Today, the blues tradition is carried on by several artists, and some of them are represented in the 2003 Putumayo collection American Blues, which features the work of Arthur Adams and B.B. King, Keb Mo (Kevin Moore), Ruth Brown, Taj Mahal, Robert Cray, Otis Rush, and Solomon Burke, among others. (The A& R person for the anthology is Jacob Edgar, and the executive producer is Dan Storper.) Connecting the past and the present is the first song of the collection, a duet between the legendary B.B. King and the younger Arthur Adams, on a song—“Get You Next to Me”—about the anticipation of love. Adams has a softer vocal style than King’s but their singing echoes each other in a song first released in 1999. Keb Mo’s “Hand It Over” is a gospel blues, a prayer. With ache and strength in her voice, economic trouble means time to face the blues for Ruth Brown in “Good Day for the Blues,” in which she explores an all-too common situation, and sings, “I just threw my last dime in the wishing well.” Louisiana-reared musician Henry Gray, who established a reputation in Chicago and played in Howlin’ Wolf’s band, offers a classic blues lament about romantic disappointment in “How Could You Do It,” a song from 2001. Taj Mahal’s 1972 recording “Cakewalk into Town” is humorous. “She’s Into Something,” featuring Robert Cray and Albert Collins, about a woman doing better than the man she left, is more appealing than I remembered the music of Robert Cray being: I had thought of his music as a stew with too much water and not enough spice. Sugar Pie Desanto sings with authority and emotion and sounds to me like a cross between Dionne Warwick and Nancy Wilson in “Hello, San Francisco,” which has a narrative detailing a Chicago woman whose man has found another woman and lives with that woman in California. Raful Neal’s duet with his daughter Jackie on the song “Call Me Baby” has a standard (and satisfying) blues sound. “I got the blues because my baby done left,” sings Otis Rush in “I Got the Blues.” “Sunpie’s Romp and Stomp” is the zydeco music of a man called Sunpie Barnes, and it features harmonica playing and uptempo rhythms. Mellow, sad, and pretty; a prayer, really, is Eric Bibb’s “Needed Time.” Bibb, a musician who plays many instruments, including guitar, mandolin, and organ, gives one of those sincere vocal performances that is a fundamental mark of excellence in music. “Why Blues” is Tabby Thomas’s son Chris Thomas King’s contemporary (1999) take on the blues, a song that seems more soul music than straight blues. Susan Tedeschi’s open, full, sultry voice offers a sense of drama that is nearly theatrical in “Just Won’t Burn.” Solomon Burke sings “If one of us are chained, then none of us are free,” in the poignant and rousing “None of Us are Free.” Burke’s voice is in good condition and his intensity is great as he sings “if you don’t say it’s wrong, then that says it’s right.” “None of Us are Free” is a song about social conditions, here and abroad, and it is a terrific recording and an astute end to the anthology American Blues.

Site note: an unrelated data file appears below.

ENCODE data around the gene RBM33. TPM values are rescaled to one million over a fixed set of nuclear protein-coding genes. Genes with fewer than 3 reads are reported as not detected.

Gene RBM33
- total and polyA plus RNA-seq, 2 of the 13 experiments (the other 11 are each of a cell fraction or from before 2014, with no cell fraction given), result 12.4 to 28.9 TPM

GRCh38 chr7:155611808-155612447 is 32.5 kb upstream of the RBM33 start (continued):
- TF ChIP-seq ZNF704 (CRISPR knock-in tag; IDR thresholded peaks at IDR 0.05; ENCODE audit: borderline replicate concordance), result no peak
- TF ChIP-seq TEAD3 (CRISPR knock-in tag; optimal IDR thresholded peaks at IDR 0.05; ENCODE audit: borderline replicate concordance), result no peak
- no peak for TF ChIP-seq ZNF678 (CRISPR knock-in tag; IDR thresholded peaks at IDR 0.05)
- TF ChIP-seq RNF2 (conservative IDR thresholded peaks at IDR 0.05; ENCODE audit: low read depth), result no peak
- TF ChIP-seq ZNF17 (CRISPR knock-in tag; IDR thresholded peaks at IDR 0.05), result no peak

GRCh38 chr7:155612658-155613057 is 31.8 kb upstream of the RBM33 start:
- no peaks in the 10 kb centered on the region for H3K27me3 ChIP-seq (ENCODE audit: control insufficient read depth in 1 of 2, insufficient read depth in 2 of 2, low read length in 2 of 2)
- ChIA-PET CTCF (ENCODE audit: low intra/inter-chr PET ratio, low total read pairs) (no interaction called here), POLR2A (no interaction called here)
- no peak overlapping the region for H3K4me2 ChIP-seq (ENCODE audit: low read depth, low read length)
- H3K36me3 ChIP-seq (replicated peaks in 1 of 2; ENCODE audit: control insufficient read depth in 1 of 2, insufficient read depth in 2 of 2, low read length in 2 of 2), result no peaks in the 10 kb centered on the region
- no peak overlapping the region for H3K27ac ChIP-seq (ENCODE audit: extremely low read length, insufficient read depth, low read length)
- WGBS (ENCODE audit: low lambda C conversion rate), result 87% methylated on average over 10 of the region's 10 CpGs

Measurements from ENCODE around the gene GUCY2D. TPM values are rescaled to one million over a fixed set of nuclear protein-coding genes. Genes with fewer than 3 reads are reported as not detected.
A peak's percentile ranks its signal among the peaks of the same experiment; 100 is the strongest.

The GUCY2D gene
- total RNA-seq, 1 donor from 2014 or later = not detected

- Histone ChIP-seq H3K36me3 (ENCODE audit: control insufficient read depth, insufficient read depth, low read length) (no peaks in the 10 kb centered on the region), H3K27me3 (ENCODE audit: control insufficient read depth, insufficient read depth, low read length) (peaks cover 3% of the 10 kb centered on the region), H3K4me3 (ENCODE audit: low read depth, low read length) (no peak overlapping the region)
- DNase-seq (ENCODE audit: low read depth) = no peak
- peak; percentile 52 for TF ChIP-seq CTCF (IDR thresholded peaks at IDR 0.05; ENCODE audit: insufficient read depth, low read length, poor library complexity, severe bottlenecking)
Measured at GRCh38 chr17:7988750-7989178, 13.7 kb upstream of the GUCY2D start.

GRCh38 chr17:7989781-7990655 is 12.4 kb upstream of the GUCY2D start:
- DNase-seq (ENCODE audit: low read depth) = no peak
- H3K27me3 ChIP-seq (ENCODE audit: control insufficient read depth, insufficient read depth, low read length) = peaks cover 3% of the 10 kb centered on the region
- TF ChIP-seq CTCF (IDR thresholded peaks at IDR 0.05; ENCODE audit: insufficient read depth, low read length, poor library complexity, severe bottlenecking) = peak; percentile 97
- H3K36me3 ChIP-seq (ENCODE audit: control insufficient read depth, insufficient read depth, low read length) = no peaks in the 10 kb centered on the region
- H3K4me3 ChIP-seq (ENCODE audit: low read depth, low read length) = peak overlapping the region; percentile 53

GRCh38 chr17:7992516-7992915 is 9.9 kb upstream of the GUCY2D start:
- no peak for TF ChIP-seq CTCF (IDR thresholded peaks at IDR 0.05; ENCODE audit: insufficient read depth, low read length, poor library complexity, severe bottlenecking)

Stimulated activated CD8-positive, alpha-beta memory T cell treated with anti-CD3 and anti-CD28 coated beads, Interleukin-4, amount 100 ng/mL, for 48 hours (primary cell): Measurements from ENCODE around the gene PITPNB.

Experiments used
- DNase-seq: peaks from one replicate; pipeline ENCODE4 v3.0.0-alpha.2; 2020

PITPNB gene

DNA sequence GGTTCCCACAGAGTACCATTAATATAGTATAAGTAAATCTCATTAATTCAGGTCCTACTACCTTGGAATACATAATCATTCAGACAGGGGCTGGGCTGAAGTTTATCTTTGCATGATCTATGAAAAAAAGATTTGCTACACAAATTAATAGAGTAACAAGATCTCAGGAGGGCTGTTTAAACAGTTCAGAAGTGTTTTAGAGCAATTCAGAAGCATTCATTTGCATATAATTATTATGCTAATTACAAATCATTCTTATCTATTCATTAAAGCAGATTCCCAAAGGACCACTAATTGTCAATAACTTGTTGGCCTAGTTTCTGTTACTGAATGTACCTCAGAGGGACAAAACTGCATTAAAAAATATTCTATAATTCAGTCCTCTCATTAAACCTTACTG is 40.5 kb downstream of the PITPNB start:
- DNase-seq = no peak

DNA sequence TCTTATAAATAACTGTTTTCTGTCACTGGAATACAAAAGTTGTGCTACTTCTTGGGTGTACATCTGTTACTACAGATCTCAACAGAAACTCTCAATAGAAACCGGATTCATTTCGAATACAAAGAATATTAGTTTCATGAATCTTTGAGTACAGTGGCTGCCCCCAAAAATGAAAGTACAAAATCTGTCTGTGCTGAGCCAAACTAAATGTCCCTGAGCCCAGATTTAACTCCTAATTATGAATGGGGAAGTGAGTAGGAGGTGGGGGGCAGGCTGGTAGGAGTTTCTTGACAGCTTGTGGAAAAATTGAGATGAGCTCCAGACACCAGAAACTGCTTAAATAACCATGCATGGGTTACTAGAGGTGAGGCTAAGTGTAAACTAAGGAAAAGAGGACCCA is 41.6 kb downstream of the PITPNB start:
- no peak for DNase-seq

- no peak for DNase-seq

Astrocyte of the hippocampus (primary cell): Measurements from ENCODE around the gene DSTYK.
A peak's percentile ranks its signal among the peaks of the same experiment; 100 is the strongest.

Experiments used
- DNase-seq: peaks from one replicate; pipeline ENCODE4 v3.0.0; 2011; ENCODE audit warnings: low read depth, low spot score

About the reviewer: Daniel Garrett has written about music for AllAboutJazz.com, Hyphen, IdentityTheory.com, Option, and PopMatters.com, including commentary on Sade, the Afghan Whigs, Tupac Shakur, Kitchens of Distinction, Matthew Sweet, and Annie Lennox; and his commentaries on Lizz Wright, Leela James, Skye, Morrissey, Sinead O’Connor, B.B. King, Frank Sinatra, and Al Green have appeared on the web pages of The Compulsive Reader. Daniel Garrett has written also about art, books, business, film, and politics, and his work has appeared in The African, American Book Review, Art & Antiques, The Audubon Activist, Cinetext.Philo, Film International, Offscreen, Rain Taxi, The Review of Contemporary Fiction, and World Literature Today.